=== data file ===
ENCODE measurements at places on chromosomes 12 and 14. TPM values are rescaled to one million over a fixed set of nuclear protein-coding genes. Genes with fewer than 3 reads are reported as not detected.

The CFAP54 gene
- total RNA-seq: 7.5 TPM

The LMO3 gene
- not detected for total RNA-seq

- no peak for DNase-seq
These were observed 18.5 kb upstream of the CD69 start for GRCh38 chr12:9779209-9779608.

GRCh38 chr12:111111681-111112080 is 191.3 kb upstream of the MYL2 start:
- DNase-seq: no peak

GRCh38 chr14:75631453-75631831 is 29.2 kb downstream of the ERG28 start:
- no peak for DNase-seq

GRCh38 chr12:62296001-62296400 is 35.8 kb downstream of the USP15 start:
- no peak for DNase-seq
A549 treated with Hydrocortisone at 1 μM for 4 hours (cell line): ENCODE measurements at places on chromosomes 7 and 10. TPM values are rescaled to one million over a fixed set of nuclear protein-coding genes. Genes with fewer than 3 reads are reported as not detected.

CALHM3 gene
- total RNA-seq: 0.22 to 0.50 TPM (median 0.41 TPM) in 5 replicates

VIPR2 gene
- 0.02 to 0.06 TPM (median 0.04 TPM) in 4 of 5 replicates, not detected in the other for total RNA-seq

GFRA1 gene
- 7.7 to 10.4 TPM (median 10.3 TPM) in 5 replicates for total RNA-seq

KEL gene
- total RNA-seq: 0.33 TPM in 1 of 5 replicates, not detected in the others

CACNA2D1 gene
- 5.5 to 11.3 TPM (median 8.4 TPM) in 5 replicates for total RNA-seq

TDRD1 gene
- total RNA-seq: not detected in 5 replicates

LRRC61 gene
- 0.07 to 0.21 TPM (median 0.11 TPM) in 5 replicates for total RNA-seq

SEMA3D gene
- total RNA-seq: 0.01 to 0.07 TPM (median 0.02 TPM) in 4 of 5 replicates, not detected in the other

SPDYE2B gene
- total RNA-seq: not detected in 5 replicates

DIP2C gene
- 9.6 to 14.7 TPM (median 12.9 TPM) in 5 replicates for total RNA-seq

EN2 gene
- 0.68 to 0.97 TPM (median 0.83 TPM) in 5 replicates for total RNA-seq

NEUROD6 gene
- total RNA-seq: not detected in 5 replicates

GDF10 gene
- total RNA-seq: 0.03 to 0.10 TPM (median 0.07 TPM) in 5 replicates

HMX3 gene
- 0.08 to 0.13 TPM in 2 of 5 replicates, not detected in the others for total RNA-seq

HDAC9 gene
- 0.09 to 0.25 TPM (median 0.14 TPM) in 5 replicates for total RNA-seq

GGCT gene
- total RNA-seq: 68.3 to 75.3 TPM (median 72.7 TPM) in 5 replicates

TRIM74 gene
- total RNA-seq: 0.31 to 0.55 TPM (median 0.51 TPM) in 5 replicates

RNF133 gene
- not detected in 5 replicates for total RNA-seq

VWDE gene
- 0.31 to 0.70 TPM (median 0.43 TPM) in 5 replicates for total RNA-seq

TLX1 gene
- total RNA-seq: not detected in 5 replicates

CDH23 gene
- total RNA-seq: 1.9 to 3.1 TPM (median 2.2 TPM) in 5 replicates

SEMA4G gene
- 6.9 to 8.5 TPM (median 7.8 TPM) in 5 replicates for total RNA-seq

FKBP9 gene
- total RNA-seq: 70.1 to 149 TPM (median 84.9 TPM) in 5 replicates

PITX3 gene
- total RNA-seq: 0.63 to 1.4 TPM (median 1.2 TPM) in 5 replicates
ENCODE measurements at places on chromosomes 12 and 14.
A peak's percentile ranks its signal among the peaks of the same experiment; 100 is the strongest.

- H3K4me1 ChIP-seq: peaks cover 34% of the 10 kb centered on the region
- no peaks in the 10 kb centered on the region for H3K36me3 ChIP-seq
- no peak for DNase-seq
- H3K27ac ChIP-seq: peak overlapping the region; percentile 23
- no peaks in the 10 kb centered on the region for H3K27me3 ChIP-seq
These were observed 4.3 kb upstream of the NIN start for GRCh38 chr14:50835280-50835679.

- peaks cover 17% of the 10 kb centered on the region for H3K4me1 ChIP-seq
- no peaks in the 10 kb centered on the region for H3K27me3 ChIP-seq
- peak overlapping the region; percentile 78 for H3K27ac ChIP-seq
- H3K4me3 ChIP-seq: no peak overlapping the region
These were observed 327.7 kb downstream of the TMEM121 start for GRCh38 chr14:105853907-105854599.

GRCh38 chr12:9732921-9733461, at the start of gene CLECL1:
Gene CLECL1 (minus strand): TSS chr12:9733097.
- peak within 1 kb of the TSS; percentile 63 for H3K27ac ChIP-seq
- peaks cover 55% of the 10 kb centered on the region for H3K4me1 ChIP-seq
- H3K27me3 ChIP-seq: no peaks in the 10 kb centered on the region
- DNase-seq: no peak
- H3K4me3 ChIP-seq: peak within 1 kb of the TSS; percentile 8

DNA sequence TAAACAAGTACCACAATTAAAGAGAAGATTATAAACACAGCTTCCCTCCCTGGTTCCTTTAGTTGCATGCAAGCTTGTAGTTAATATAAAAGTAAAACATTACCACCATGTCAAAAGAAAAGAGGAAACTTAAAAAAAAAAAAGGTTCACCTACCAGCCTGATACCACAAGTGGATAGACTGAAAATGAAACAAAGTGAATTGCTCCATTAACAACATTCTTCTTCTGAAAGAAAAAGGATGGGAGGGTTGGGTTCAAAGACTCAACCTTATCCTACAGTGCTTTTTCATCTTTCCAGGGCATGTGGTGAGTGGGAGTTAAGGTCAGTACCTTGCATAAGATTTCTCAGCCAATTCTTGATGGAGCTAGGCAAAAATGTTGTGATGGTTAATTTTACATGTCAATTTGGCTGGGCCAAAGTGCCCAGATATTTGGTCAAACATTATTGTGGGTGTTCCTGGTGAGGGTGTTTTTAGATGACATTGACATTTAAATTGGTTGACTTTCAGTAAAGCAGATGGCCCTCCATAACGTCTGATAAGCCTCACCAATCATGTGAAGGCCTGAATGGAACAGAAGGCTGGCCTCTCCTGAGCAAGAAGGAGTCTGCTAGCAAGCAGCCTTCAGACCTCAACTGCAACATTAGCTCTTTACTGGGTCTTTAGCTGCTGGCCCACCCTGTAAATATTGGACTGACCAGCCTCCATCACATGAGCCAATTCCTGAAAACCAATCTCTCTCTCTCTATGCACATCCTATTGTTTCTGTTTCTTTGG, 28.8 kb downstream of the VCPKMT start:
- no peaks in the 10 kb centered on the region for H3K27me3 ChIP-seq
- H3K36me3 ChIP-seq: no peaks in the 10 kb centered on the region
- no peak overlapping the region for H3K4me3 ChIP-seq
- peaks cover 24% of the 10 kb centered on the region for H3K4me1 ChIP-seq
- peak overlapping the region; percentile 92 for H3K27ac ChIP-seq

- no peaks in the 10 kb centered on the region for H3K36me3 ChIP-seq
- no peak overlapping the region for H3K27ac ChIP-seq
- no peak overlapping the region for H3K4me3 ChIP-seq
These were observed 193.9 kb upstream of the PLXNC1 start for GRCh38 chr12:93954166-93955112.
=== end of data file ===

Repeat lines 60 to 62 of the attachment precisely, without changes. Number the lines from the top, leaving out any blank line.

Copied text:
- total RNA-seq: 70.1 to 149 TPM (median 84.9 TPM) in 5 replicates

PITX3 gene
- total RNA-seq: 0.63 to 1.4 TPM (median 1.2 TPM) in 5 replicates